The global financial crisis followed by the euro area crisis led to steeper growth declines in CESEE than elsewhere. Real GDP growth in CESEE dropped to an average of 1.9 percent over 2011-15 from an average of 6.1 percent over 2002-08, showing a much sharper decline than in other emerging or advanced economies (Figure 2.2). Part of this decline was cyclical, and in fact, much of it has already reversed in the last two years outside the CIS (as discussed in Chapter I). But a large part of the growth slowdown is thought to be structural. The average potential growth in CESEE is estimated to have dropped to 2 percent, which is about half of the precrisis potential growth rate (Figure 2.3). This stands in sharp contrast, for example, to the full recovery of Korea’s potential growth within three years following the Asian crisis. That said, potential growth deceleration since the global financial crisis has been a global phenomenon.

Figure 2.2.GDP Growth and Convergence, 2002–15

Source: IMF, World Economic Outlook database.

Note: CESEE = Central, Eastern, and Southeastern Europe; CIS =Commonwealth of Independent States; LatAM=Latin America; EMs=Emerging Markets. The per capita income growth paths of CESEE countries are juxtaposed on Korea’s income growth path.

The decline in potential growth across CESEE appears to have been mainly driven by slower TFP growth but also by weaker investment. Indeed, our growth accounting analysis points to lower TFP growth and slower capital accumulation as the main reasons behind the potential growth slowdown after the crisis (Figure 2.3).2

Figure 2.3.Potential Growth, 2002-2015

(Average year-over-year growth rate, percent)

Sources: Penn World Tables, Version 8.1, Haver, and IMF staff.

Note: Potential growth is shown as a range of estimates based on three methods: a multivariate filter without financial friction, a multivariate filter with financial frictions, and the production function approach (Podpiera, Stepanyan, and Raei, forthcoming). Potential output decomposition into TFP, capital, and labor contributions is based on the production function approach. The TFP contributions include human capital. Human capital accounts for very small part of TFP change, on average close to 0.04 percentage points. Data availability limits precrisis period as follows: 2005-08 for Moldova, 2006-08 for Ukraine, 2007-08 for Russia and Macedonia.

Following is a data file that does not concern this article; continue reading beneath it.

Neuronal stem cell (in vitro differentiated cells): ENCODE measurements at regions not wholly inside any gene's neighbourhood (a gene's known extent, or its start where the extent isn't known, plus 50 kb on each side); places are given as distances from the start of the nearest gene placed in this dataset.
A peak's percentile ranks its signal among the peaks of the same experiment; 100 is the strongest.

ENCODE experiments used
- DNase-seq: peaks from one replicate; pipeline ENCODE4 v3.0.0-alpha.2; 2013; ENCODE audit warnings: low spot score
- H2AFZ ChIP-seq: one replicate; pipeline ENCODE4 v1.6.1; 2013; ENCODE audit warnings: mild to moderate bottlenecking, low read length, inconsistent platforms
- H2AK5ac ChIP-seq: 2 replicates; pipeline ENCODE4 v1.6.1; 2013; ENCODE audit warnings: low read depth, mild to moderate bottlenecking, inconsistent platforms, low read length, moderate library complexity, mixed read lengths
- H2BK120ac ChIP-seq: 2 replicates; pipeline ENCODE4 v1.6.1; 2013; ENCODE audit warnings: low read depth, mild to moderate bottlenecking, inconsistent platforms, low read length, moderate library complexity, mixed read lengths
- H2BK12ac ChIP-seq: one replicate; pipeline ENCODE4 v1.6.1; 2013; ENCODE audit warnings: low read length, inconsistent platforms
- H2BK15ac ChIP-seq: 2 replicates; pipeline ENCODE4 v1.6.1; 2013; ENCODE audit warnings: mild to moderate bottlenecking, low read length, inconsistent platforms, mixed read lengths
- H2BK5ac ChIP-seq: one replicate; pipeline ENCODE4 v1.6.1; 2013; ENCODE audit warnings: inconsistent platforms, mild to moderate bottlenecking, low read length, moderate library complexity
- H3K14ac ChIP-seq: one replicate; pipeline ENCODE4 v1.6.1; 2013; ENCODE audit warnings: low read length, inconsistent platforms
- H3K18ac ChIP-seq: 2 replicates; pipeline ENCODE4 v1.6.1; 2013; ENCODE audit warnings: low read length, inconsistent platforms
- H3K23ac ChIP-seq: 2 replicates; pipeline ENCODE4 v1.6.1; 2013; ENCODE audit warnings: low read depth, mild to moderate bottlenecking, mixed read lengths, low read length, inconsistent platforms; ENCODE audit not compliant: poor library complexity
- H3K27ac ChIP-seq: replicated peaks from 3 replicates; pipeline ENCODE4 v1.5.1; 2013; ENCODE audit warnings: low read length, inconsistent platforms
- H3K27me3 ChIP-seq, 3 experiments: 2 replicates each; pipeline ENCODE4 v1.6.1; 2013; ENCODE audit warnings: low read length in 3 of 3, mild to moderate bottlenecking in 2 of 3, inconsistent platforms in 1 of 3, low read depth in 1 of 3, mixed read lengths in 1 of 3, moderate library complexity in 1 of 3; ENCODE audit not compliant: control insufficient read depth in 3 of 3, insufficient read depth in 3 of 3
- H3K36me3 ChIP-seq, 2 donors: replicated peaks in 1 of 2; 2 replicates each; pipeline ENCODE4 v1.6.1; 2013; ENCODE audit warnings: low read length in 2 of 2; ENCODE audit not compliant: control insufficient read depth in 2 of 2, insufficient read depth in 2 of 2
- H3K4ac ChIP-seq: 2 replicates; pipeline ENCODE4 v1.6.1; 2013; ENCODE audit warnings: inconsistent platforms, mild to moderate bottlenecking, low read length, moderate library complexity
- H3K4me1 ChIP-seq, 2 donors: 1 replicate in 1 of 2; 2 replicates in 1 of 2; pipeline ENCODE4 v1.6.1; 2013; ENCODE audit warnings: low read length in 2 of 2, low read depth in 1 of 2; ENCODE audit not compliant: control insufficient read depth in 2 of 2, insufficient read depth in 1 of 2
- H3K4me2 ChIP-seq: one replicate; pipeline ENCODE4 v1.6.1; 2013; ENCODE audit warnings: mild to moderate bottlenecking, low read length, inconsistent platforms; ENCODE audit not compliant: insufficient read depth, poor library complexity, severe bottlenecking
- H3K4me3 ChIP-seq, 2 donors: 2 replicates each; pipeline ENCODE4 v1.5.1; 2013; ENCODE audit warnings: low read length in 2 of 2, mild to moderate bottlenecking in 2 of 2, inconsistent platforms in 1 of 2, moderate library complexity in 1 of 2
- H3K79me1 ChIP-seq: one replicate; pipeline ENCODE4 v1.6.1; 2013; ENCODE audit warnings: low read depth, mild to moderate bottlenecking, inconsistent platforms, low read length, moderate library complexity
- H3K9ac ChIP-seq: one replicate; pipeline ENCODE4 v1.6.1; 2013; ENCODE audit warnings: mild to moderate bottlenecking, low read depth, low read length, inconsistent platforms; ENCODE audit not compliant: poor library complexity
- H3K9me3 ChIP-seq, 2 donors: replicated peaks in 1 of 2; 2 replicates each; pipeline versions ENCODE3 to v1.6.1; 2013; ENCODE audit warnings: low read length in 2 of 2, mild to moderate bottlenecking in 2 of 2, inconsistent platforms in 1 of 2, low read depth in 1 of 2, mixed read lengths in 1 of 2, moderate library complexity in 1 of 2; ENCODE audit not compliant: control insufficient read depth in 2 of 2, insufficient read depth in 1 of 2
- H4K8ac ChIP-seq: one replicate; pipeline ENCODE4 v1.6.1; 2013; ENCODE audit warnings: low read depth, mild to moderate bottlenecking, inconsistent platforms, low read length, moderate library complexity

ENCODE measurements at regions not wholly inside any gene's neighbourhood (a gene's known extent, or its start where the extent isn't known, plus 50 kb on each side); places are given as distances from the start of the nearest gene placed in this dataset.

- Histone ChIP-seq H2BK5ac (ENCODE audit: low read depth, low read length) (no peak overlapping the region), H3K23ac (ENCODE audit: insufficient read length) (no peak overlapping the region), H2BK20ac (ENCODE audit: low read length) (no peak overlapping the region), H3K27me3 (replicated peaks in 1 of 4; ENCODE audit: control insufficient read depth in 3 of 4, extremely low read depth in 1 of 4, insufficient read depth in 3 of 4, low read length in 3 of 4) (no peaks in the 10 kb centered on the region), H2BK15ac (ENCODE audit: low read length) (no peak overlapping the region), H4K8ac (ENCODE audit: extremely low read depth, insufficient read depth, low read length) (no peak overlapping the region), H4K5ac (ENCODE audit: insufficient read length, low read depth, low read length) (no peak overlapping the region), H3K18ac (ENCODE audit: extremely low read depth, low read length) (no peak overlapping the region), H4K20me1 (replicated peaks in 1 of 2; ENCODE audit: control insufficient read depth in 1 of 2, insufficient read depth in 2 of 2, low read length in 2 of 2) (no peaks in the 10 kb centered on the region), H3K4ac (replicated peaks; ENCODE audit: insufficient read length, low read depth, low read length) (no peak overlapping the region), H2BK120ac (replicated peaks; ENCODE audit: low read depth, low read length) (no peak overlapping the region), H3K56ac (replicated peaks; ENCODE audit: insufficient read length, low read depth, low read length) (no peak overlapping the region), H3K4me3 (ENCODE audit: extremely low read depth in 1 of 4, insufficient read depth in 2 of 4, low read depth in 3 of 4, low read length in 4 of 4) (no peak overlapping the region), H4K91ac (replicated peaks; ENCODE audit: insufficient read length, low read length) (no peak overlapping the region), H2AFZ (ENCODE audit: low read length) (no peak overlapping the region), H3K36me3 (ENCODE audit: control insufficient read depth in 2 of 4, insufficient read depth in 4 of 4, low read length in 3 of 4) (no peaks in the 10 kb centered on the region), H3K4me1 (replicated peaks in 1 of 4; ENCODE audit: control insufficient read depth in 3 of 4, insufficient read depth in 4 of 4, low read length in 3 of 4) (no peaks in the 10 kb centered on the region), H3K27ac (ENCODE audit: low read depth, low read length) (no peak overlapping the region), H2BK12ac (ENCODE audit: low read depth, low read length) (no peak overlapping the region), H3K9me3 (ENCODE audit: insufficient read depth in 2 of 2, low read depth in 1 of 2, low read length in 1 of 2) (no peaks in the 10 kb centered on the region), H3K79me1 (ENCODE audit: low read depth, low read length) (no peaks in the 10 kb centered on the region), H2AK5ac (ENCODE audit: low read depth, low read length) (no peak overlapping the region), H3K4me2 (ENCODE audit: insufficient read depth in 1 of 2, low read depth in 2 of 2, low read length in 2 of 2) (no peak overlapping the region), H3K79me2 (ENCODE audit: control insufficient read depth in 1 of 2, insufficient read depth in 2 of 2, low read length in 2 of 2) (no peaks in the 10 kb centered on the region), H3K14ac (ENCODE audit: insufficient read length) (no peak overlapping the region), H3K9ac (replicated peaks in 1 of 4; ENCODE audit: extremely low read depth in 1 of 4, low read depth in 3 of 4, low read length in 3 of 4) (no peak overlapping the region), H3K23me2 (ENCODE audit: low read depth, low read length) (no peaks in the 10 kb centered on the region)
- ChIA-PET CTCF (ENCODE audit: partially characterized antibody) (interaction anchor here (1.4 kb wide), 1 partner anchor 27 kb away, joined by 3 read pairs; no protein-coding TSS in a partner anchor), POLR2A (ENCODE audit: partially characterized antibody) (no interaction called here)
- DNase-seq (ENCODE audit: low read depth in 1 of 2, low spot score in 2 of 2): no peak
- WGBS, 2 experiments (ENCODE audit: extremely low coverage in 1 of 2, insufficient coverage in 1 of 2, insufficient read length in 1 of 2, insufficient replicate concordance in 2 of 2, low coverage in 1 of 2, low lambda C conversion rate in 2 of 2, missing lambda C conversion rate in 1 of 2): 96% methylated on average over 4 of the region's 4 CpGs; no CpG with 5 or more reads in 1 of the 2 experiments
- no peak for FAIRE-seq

At current growth rates, convergence is effectively off the fast track. In order to get back on the fast track, CESEE countries would need to lift potential growth closer to precrisis levels. This proposition is not new. What is new is that CESEE countries are now facing considerable headwinds from unfavorable demographics, sluggish global growth (or even secular stagnation) and likely tighter global financial conditions going forward. Against this backdrop, achieving similar growth rates as before the crisis may prove to be challenging. The rest of this chapter will explore possible future engines of growth across CESEE countries, by looking at different factors of production and how efficiently they are used.

B. Growth Drivers: Labor

While demographics in the region are generally unfavorable for economic growth prospects, CESEE countries have some scope to mitigate these negative effects by increasing participation rates, reducing structural unemployment, and raising life expectancy. Increasing the share of the workforce with tertiary education and implementing more active labor market policies could reduce skill mismatches, and thereby, contribute to faster income convergence.

1. How Does CESEE Compare to Advanced Europe?

CESEE countries are facing some of the worst declines in working-age population in Europe, reflecting both unfavorable demographics and emigration. This trend is expected to continue or worsen in some cases (Figure 2.4, and Box 2.1). CESEE countries also tend to have lower life expectancy than the EU-15, which is strongly correlated with the quality of healthcare.

Figure 2.4.Working Age Population Growth and Life Expectancy

Sources: United Nations, Populations Prospects; Organization for Economic Cooperation and Development; Eurostat; IMF, World Economic Outlook database; World Health Organization; and IMF staff calculations.